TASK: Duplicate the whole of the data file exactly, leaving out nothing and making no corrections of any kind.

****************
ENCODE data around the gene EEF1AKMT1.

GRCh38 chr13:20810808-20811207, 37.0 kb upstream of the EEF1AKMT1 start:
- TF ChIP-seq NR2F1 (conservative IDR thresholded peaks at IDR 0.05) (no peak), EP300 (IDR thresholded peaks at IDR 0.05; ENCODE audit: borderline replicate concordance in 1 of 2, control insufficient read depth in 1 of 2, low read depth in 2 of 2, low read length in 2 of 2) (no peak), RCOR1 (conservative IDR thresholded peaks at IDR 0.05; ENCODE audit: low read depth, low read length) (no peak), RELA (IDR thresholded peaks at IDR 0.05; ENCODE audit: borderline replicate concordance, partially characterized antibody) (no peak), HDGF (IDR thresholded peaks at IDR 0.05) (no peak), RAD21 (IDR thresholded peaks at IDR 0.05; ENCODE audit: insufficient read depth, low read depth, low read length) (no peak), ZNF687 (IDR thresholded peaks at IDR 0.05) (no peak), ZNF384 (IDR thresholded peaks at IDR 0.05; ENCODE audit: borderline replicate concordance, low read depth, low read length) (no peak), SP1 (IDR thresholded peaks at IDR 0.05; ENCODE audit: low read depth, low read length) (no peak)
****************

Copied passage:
ENCODE data around the gene EEF1AKMT1.

GRCh38 chr13:20810808-20811207, 37.0 kb upstream of the EEF1AKMT1 start:
- TF ChIP-seq NR2F1 (conservative IDR thresholded peaks at IDR 0.05) (no peak), EP300 (IDR thresholded peaks at IDR 0.05; ENCODE audit: borderline replicate concordance in 1 of 2, control insufficient read depth in 1 of 2, low read depth in 2 of 2, low read length in 2 of 2) (no peak), RCOR1 (conservative IDR thresholded peaks at IDR 0.05; ENCODE audit: low read depth, low read length) (no peak), RELA (IDR thresholded peaks at IDR 0.05; ENCODE audit: borderline replicate concordance, partially characterized antibody) (no peak), HDGF (IDR thresholded peaks at IDR 0.05) (no peak), RAD21 (IDR thresholded peaks at IDR 0.05; ENCODE audit: insufficient read depth, low read depth, low read length) (no peak), ZNF687 (IDR thresholded peaks at IDR 0.05) (no peak), ZNF384 (IDR thresholded peaks at IDR 0.05; ENCODE audit: borderline replicate concordance, low read depth, low read length) (no peak), SP1 (IDR thresholded peaks at IDR 0.05; ENCODE audit: low read depth, low read length) (no peak)